Adapting a Stephen King movie to the big screen is very much a case of hit-or-miss. Not everything can be adapted from the novel so the writers and directors have to work to bring it to life within two to two-and-a-half hours. That would mean a lot of picking and choosing and a lot of pairing down. There have been a lot of cases where it has worked excellently like Carrie, Christine, The Shining, Stand By Me, Misery and The Shawshank Redemption to name a few. There have been duds too like Maximum Overdrive, Needful Things, Dreamcatcher and Cell. YouTube countdown channel WatchMojo even did a countdown on how movie adaptations of novels actually differed greatly from the real thing.
Before there could be a big-screen adaptation of It, the film had to be organized. This is a movie that took eight years and the efforts of three directors to develop and loads of casting changes. It started when David Kajganich decided to adapt the screenplay when he learned Warner Bros. would be in charge of it. In 2012, direction then went into the hands of Cary Fukunaga. He had a vision of the story and originally planned to cast Will Poulter as Pennywise and Ty Simpkins as Bill. That changed when New Line Cinemas stepped in. Fukunaga withdrew from directing feeling that New Line and their concern with budget cuts was interfering with the creative process.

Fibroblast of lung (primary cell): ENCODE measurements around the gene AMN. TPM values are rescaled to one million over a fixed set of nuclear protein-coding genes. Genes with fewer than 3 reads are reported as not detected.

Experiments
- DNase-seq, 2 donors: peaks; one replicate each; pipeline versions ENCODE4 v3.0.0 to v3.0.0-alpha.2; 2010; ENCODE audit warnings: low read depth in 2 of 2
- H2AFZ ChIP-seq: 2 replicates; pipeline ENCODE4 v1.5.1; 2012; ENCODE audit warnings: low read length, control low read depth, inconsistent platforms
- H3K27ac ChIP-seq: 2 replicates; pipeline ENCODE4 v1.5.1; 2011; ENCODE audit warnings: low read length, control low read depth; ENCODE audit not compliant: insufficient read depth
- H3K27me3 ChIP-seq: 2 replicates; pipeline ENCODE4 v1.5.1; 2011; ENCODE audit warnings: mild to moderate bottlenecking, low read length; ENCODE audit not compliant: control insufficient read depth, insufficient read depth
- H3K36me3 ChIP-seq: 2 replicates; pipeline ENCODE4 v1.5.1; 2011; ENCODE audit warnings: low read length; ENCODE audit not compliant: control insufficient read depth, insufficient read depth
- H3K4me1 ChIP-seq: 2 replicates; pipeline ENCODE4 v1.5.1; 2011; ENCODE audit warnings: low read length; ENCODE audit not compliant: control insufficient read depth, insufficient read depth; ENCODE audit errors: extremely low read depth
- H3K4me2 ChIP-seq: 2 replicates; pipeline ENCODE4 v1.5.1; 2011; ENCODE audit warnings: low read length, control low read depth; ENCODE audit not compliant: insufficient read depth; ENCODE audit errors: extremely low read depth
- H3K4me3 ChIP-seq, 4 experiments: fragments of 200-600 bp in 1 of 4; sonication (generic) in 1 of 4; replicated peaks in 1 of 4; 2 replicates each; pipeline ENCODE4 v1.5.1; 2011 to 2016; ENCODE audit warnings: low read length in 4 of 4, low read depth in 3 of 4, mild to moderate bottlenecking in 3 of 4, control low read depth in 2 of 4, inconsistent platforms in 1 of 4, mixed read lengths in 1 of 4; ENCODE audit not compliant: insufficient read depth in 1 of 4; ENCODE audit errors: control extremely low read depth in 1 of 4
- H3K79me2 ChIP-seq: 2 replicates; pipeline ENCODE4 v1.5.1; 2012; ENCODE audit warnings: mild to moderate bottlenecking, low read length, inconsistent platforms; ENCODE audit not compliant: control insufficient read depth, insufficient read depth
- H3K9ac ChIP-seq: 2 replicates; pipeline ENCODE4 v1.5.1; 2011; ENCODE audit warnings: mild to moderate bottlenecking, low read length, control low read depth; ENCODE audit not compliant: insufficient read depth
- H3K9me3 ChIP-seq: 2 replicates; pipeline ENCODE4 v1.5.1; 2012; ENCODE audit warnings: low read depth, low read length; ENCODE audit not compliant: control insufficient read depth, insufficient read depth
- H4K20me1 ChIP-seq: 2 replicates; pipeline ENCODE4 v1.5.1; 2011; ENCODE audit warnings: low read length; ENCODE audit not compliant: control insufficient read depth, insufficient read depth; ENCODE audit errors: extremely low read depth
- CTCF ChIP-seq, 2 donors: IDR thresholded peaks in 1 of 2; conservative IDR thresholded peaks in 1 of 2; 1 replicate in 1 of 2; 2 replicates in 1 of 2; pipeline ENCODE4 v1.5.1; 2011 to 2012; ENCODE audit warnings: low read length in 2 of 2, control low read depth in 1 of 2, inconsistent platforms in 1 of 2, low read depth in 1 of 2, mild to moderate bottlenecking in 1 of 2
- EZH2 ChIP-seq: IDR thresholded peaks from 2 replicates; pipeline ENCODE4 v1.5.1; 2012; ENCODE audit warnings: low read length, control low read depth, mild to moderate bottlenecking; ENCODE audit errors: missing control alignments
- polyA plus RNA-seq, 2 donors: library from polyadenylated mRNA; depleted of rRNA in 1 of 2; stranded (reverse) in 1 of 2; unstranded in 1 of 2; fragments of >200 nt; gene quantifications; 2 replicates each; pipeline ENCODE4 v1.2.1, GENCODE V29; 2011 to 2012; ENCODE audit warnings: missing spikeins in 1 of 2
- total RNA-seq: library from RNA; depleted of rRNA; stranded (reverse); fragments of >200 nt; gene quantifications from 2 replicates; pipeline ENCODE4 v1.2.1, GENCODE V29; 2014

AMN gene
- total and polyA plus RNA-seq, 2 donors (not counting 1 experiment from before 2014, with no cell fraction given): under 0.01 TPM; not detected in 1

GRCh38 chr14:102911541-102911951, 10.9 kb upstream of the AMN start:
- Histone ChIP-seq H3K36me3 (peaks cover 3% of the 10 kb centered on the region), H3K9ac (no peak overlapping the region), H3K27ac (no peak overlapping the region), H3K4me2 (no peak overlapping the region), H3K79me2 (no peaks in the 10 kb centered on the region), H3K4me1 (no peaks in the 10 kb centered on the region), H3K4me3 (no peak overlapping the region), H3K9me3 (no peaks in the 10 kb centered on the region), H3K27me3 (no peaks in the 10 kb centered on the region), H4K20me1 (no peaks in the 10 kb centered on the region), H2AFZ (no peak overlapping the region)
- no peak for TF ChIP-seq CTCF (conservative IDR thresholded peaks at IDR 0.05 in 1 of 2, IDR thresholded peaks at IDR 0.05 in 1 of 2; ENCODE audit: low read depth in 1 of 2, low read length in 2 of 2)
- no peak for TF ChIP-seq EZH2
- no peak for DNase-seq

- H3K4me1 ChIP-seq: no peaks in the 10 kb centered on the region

Then in July 2015, it was announced Argentinian director Andy Muschietti would be signed on to direct with Fukunaga remaining as scriptwriter. Muschietti has had a modest success that took off overnight with his 2008 short film Mama being expanded to an English-language release in 2013 with Jessica Chastain as lead actress. Casting changes came about with a new Bill and a new Pennywise most noticeable. Muschietti is the only director that went the full distance.